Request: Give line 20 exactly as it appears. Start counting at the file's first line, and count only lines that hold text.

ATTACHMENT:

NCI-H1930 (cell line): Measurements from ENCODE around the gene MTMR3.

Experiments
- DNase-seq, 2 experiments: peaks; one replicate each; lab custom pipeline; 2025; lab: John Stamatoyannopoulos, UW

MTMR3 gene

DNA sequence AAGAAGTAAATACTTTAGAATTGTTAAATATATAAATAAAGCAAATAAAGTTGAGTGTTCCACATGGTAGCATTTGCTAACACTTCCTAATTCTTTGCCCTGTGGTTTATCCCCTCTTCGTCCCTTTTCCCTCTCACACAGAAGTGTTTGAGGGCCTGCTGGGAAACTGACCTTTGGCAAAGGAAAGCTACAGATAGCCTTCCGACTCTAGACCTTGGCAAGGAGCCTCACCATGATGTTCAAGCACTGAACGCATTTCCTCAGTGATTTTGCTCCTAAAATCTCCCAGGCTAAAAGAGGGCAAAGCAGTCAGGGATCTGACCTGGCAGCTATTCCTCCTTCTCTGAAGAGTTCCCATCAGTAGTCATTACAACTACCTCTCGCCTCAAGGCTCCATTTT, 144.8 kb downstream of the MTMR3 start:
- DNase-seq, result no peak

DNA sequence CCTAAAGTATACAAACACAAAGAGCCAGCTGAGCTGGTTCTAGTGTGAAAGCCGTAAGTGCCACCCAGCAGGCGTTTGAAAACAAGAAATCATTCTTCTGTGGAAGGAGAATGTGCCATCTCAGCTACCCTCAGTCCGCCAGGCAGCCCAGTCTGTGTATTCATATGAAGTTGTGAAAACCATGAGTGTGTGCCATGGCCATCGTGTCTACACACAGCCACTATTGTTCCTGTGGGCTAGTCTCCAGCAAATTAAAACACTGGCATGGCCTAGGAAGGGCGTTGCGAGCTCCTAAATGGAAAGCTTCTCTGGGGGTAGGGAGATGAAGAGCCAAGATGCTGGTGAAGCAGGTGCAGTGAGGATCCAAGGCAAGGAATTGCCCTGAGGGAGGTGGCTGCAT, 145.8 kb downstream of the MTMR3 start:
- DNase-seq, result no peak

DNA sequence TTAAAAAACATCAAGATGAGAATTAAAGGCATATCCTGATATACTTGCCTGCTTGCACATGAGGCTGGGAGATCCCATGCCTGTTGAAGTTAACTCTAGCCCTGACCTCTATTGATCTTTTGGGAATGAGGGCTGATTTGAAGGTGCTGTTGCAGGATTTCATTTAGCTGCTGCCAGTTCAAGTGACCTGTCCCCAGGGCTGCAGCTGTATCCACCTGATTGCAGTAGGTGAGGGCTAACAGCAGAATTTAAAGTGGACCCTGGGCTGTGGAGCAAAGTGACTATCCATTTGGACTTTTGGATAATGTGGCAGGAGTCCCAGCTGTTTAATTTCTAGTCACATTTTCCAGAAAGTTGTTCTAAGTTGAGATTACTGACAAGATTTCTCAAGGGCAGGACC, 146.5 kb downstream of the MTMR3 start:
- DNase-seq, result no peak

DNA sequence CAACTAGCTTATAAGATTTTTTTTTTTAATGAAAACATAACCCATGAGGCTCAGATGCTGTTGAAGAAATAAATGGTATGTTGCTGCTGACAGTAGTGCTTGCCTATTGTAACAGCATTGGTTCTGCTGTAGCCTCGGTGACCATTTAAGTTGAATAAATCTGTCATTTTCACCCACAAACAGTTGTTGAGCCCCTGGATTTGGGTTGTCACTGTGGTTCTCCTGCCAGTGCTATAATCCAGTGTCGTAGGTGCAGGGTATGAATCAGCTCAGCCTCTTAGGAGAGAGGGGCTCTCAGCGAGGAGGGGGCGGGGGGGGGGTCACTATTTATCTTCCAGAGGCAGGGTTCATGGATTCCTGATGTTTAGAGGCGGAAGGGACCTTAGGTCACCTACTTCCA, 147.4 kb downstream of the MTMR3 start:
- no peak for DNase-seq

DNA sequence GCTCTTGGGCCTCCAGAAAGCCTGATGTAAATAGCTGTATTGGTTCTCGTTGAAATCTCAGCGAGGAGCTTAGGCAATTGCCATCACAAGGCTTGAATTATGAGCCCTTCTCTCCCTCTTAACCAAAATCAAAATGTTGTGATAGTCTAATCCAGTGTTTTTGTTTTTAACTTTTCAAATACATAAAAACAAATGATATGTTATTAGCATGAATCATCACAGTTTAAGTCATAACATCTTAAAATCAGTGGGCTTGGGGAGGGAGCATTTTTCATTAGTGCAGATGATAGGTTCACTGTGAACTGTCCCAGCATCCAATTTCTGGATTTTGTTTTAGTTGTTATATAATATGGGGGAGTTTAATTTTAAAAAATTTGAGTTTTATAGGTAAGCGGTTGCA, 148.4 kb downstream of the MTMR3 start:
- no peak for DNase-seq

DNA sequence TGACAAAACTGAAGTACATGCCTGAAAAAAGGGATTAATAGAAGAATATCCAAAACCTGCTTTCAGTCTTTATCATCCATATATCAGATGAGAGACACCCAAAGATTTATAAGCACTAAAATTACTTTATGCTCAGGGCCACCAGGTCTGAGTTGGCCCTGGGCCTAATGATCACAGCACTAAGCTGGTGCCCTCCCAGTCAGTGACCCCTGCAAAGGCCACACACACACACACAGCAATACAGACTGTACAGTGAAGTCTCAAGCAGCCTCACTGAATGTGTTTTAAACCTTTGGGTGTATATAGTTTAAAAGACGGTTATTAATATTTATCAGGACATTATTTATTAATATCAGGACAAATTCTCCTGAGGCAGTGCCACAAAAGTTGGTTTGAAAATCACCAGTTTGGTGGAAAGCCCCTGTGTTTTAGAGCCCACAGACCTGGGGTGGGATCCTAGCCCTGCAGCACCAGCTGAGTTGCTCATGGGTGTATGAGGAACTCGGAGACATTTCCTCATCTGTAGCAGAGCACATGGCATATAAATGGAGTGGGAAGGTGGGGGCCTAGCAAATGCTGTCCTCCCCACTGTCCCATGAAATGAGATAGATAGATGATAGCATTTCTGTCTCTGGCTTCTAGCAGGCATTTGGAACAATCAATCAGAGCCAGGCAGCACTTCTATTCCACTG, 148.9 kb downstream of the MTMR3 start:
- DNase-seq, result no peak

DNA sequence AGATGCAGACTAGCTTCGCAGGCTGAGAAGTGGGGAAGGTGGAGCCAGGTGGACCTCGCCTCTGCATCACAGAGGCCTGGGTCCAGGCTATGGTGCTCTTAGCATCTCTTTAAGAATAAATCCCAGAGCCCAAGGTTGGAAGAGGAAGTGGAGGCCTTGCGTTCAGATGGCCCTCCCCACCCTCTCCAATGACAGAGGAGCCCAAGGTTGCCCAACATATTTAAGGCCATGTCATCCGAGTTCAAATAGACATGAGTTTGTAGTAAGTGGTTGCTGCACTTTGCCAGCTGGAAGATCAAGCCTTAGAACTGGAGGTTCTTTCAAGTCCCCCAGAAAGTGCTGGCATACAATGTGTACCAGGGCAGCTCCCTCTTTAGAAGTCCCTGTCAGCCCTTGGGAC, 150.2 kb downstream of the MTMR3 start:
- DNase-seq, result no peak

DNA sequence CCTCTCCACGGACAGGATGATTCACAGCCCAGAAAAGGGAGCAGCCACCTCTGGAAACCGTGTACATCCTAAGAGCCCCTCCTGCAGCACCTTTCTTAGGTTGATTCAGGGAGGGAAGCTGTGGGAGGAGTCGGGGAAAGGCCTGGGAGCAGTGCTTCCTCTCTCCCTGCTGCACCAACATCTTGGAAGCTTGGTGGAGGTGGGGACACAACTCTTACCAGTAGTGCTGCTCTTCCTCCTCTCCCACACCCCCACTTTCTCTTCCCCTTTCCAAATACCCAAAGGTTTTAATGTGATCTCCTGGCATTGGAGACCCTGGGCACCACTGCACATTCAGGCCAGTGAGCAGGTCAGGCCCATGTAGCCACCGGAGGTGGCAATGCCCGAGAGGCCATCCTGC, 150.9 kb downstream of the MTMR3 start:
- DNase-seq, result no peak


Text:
- DNase-seq, result no peak